As what usually happens following another disaster, another tragedy, another “accident”, or another crisis, “heroism” is, yet again, the word of the month. Heroes are currently at work delivering relief, comforting the victims, counseling the hapless, and inspiring the desperate. We are told these “heroes” are also facing the “great battles ahead”. Presumably those “battles” are to involve building upon all that temporary relief, comfort, conseling, and inspiration that are evidently in abundant supply and prominent exhibition today.
I’m not really sure though if one can realistically use “heroism” and “ahead” in the same sentence. Stories of “heroism” after all are really just backward-engineered tales. As my colleague Kate Natividad pointed out in her article Positivity in times of disaster is overrated, “There are lots of blockbuster movies about dashing firemen but very few about people who invented fire hydrants, enforced the use of firewalls, and installed sprinkler systems.” So it follows:
The “battles ahead” will not be fought by “heroes”. They will be fought by people who take time out to think.
In a way, “heroes” are kind of like parasites. They rise to prominence on the back of war, tragedy, and extreme need — swooping in to save the day for the hapless lot.
Heroes thrive in soceties that are victims of failure in thinking. This is pretty much what the Philippines is — a result of failure of thinking on a national scale — the outcome of decades of squandered opportunity and a case study of a vast failure to return on massive amounts of domestic and foreign money and resources thrown at its problems.
Perhaps because Filipinos have proven time and again that carefully-crafted long-haul investments thrown their way routinely end up in a big black pit, never to be seen or heard of again, the default comfort zone are “heroes” — those dashing folk who suddenly emerge out of the woodwork and step into the limelight “contributing” a perpetual effort to sew patches on a moldy blanket being relentlessly eaten away by the larval spawn of their society’s politics of greed. The sort of national sentiment that propagates this easy reliance on “heroes” and downplay of long-term thinking is best encapsulated in this sort of wistful take on today’s situation.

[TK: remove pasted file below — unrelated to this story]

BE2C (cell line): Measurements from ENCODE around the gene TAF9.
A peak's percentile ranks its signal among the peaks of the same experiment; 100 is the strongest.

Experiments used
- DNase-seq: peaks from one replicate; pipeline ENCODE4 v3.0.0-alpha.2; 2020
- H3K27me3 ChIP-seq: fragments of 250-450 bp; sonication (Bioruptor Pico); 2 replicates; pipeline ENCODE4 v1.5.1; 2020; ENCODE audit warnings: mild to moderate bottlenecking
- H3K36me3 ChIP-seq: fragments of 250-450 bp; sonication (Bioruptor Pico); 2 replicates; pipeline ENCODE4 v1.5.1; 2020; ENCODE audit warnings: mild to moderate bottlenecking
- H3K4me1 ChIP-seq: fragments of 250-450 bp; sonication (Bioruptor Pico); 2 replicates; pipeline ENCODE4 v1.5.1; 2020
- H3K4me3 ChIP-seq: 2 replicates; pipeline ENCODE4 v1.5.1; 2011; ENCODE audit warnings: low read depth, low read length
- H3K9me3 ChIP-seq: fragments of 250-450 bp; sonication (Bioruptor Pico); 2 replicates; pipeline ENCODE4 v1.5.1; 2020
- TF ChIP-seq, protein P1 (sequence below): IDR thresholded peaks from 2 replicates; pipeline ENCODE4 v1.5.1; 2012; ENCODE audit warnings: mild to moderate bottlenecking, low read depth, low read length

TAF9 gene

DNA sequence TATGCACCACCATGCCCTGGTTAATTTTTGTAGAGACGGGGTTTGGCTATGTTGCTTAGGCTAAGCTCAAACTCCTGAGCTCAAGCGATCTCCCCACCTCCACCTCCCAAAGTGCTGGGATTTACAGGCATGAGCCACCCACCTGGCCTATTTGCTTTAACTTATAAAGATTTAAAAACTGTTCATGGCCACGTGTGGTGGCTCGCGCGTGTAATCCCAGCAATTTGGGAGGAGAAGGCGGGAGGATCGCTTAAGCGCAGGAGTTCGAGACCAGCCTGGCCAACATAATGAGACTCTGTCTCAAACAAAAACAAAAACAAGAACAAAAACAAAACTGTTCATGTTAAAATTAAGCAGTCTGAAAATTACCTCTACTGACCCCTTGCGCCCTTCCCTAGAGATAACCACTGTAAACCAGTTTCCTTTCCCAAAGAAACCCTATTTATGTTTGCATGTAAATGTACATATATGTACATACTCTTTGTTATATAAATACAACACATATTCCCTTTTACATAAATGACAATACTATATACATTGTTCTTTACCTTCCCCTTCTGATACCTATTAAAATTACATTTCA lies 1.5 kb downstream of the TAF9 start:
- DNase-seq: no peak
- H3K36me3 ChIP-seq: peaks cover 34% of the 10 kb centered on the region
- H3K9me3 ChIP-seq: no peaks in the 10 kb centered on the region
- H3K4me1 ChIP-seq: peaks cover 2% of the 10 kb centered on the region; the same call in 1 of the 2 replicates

While the world witnessed a great tragedy, I see this experience as proof that we love and care for one another. We have shown God the right response to this devastation. God has seen that we are still one and He has shown his presence once more.
Indeed, in the context of appalling tragedy, it is easy to “prove” that this “love” and “care for one another” exists. The actions of “heroes” and the “presence” of God lend an imagined credibility to such claims of the existence of those things.
The challenge, however, is to demonstrate the same “love” and “care” under more normal circumstances. In societies where things consistently work, that “love” and “care” Filipinos see only in times of disaster can be easily seen, felt, and tasted everyday. It can be seen in the properly-paved and thoughtfully laid out roads, the immaculate cleanliness of lavatories and public spaces, the clockwork-like running of transportation and logistics systems, the authoritative presence of competent police officers, the awe-inspiring might of military resources, and the common courtesies ordinary citizens pay to one another as a matter of routine.
To celebrate a small handful of heroes that lived and died over the course of, say, a 400-year history is peachy enough. But to celebrate “heroes” year in, and year out within a mere ten-year blink of an eye has become worse than boring. It has become an embarrassment.
Perhaps it’s time we let disaster relief work be just what it is — relief work. There should be no McHeroes in a modern 21st Century society — only people who do their respective jobs properly.
Otherwise, could I please have a medium fries and a large coke with my McHero sandwich plez?
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